NEWYou can now listen to Fox News articles!
A letter sent by five senators to the Pentagon on Wednesday demanded answers on the increased drug overdose deaths at North Carolina’s Fort Bragg, as well as more information on how the fentanyl crisis is impacting cadets at Texas’ Fort Bliss, New York’s West Point and other military installations stateside.
The letter, obtained by Fox News Digital, was signed by Sens. Ed Markey, D-Mass., John Cornyn, R-Texas, Elizabeth Warren, D-Mass., Lisa Murkowski, R-Ark., and Martin Heinrich, D-N.M.
It’s addressed to Secretary of Defense Lloyd J. Austin III regarding the “alarming reports of fatal drug overdoses of active-duty U.S. service members” and cites reporting by the Rolling Stone of at least 14 — and as many as 30 — overdose deaths that have occurred at Fort Bragg since 2020. The North Carolina base is home to the 82nd Airborne Division, the Special Forces, and the Joint Special Operations Command.
“This reporting follows news of recent overdoses involving cadets at Fort Bliss and West Point,” the letter says. “In light of this disturbing trend, we write seeking a full understanding of the pattern of overdoses among active-duty service members, and urge you to implement a plan of action that prevents future overdoses.”
NORTH CAROLINA MAN CHARGED IN KILLING OF FORT BRAGG SOLDIER
It continues, “The deaths and non-fatal overdoses at Fort Bragg, Fort Bliss, West Point, and in states with high military populations like Alaska, involve opioids and, more specifically, fentanyl, consumed both intentionally and unintentionally. These incidents represent the continuation of a persistent and troubling pattern.”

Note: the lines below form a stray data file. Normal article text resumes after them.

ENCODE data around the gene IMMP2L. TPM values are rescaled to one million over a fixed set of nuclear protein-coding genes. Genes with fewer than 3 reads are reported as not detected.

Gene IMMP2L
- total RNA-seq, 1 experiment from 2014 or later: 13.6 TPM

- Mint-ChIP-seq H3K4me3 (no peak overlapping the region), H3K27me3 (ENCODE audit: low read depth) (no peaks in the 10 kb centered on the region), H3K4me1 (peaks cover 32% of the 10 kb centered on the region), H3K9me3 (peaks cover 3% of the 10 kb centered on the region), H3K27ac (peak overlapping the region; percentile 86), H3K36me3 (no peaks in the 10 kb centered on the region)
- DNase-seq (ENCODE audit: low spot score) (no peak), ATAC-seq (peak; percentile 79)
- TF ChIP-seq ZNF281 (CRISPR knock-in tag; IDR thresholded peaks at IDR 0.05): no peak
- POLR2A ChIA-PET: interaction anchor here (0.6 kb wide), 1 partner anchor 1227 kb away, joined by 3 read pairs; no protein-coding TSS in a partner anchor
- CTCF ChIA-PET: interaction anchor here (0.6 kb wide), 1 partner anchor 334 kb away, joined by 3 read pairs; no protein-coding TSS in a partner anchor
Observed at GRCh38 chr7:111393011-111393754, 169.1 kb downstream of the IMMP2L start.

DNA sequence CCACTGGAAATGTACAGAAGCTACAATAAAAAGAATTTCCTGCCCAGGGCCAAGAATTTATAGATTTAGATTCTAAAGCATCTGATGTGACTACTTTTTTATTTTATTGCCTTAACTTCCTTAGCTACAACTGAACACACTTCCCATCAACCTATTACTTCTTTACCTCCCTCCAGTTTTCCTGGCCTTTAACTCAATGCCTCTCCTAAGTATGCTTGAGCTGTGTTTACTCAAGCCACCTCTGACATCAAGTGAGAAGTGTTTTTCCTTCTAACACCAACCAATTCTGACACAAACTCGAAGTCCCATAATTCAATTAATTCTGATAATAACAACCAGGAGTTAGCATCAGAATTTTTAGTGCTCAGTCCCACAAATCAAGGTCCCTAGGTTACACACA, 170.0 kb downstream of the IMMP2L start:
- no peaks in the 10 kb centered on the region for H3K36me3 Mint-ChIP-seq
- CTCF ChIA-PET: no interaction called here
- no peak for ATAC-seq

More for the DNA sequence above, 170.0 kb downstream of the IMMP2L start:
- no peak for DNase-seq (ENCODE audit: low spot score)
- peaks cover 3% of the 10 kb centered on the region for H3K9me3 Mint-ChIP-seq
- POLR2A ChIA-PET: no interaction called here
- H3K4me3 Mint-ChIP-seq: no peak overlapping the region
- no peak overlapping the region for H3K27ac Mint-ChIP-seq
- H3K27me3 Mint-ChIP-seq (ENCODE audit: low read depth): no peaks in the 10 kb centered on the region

The senators argue the misuse of opioids, specifically prescription painkillers, at military hospitals and among active-duty service members is well documented, but the influx of fentanyl poses an added risk.
“The lethality of even a small amount of illicit fentanyl is making recreational opioid use increasingly deadly, often for those who are not even aware it is present in the drugs they are ingesting,” the letter says.
From 2010 to 2016, opioid overdose deaths among veterans more than doubled, the letter says.
Among their questions to Austin, the senators asked for an accurate count of the number of fatal overdoses that have occurred among active military service members since 2017; whether treatment, including Medication Assisted Treatment (MAT), for active duty service members is equally accessible at all military installations; what support the Department of Defense provides to families of an active duty service member who dies from a fatal overdose; and what protocol is in place for the DoD to identify and respond to an uptick in overdoses, either generally or at a specific military installation.
The letter requests that Austin provide answers by Oct. 20.
“We sincerely appreciate the efforts that DOD has taken to reduce [substance use disorder] and illicit drug use, research and monitor the issue, improve access to treatment, and increase access to, and destigmatize, behavioral healthcare for active military and veterans,” the senators wrote. “While these steps have shown some effectiveness, the recent reports of overdoses indicate a problem that may be underreported and are a call for urgent action to reduce the impact of SUD on those who have sacrificed to serve our country.”
CLICK HERE TO GET THE FOX NEWS APP
Fox News Digital reached out to Fort Bragg and the Department of Defense for comment.